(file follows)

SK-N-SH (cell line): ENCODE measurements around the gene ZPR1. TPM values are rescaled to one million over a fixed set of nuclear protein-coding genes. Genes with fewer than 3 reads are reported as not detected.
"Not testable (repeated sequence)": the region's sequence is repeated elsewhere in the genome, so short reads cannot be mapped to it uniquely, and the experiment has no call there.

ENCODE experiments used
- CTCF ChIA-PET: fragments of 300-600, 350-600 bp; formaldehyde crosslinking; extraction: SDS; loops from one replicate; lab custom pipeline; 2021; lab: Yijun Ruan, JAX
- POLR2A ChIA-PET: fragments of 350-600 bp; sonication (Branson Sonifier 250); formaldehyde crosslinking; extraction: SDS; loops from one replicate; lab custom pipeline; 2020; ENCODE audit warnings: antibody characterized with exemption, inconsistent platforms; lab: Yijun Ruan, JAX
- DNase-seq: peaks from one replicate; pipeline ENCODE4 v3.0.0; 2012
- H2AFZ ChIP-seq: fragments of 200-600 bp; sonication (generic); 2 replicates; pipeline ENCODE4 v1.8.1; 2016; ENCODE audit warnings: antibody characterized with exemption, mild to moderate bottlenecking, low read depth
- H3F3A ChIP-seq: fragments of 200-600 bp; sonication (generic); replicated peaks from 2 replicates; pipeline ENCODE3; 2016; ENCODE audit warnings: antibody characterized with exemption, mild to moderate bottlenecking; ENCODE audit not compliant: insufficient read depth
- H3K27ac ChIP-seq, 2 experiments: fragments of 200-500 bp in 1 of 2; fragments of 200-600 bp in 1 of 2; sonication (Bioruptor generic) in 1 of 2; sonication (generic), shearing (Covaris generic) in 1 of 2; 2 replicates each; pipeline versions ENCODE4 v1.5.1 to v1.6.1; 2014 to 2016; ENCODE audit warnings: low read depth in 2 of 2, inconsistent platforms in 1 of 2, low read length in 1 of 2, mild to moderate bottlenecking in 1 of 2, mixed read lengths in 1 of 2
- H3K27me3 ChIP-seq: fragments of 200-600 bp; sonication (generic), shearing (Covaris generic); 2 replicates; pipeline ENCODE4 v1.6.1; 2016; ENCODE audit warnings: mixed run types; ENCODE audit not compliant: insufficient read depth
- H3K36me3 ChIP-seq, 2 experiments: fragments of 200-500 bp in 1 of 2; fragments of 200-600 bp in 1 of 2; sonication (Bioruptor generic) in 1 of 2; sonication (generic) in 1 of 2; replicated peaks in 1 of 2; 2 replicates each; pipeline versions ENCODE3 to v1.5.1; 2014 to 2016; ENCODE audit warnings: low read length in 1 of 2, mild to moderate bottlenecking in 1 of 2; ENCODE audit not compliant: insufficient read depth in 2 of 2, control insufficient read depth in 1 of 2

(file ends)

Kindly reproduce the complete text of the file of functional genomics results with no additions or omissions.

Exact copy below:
SK-N-SH (cell line): ENCODE measurements around the gene ZPR1. TPM values are rescaled to one million over a fixed set of nuclear protein-coding genes. Genes with fewer than 3 reads are reported as not detected.
"Not testable (repeated sequence)": the region's sequence is repeated elsewhere in the genome, so short reads cannot be mapped to it uniquely, and the experiment has no call there.

ENCODE experiments used
- CTCF ChIA-PET: fragments of 300-600, 350-600 bp; formaldehyde crosslinking; extraction: SDS; loops from one replicate; lab custom pipeline; 2021; lab: Yijun Ruan, JAX
- POLR2A ChIA-PET: fragments of 350-600 bp; sonication (Branson Sonifier 250); formaldehyde crosslinking; extraction: SDS; loops from one replicate; lab custom pipeline; 2020; ENCODE audit warnings: antibody characterized with exemption, inconsistent platforms; lab: Yijun Ruan, JAX
- DNase-seq: peaks from one replicate; pipeline ENCODE4 v3.0.0; 2012
- H2AFZ ChIP-seq: fragments of 200-600 bp; sonication (generic); 2 replicates; pipeline ENCODE4 v1.8.1; 2016; ENCODE audit warnings: antibody characterized with exemption, mild to moderate bottlenecking, low read depth
- H3F3A ChIP-seq: fragments of 200-600 bp; sonication (generic); replicated peaks from 2 replicates; pipeline ENCODE3; 2016; ENCODE audit warnings: antibody characterized with exemption, mild to moderate bottlenecking; ENCODE audit not compliant: insufficient read depth
- H3K27ac ChIP-seq, 2 experiments: fragments of 200-500 bp in 1 of 2; fragments of 200-600 bp in 1 of 2; sonication (Bioruptor generic) in 1 of 2; sonication (generic), shearing (Covaris generic) in 1 of 2; 2 replicates each; pipeline versions ENCODE4 v1.5.1 to v1.6.1; 2014 to 2016; ENCODE audit warnings: low read depth in 2 of 2, inconsistent platforms in 1 of 2, low read length in 1 of 2, mild to moderate bottlenecking in 1 of 2, mixed read lengths in 1 of 2
- H3K27me3 ChIP-seq: fragments of 200-600 bp; sonication (generic), shearing (Covaris generic); 2 replicates; pipeline ENCODE4 v1.6.1; 2016; ENCODE audit warnings: mixed run types; ENCODE audit not compliant: insufficient read depth
- H3K36me3 ChIP-seq, 2 experiments: fragments of 200-500 bp in 1 of 2; fragments of 200-600 bp in 1 of 2; sonication (Bioruptor generic) in 1 of 2; sonication (generic) in 1 of 2; replicated peaks in 1 of 2; 2 replicates each; pipeline versions ENCODE3 to v1.5.1; 2014 to 2016; ENCODE audit warnings: low read length in 1 of 2, mild to moderate bottlenecking in 1 of 2; ENCODE audit not compliant: insufficient read depth in 2 of 2, control insufficient read depth in 1 of 2